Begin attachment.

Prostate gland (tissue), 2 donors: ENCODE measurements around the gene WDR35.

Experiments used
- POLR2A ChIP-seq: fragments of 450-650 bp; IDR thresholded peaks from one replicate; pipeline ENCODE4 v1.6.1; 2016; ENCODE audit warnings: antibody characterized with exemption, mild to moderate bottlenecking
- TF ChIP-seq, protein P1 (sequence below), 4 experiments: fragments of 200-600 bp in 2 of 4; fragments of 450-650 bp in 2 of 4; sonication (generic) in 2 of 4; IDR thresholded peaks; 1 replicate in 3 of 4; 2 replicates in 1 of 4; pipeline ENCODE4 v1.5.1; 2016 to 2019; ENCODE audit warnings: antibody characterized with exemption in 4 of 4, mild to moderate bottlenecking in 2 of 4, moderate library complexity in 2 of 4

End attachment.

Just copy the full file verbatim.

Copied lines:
Prostate gland (tissue), 2 donors: ENCODE measurements around the gene WDR35.

Experiments used
- POLR2A ChIP-seq: fragments of 450-650 bp; IDR thresholded peaks from one replicate; pipeline ENCODE4 v1.6.1; 2016; ENCODE audit warnings: antibody characterized with exemption, mild to moderate bottlenecking
- TF ChIP-seq, protein P1 (sequence below), 4 experiments: fragments of 200-600 bp in 2 of 4; fragments of 450-650 bp in 2 of 4; sonication (generic) in 2 of 4; IDR thresholded peaks; 1 replicate in 3 of 4; 2 replicates in 1 of 4; pipeline ENCODE4 v1.5.1; 2016 to 2019; ENCODE audit warnings: antibody characterized with exemption in 4 of 4, mild to moderate bottlenecking in 2 of 4, moderate library complexity in 2 of 4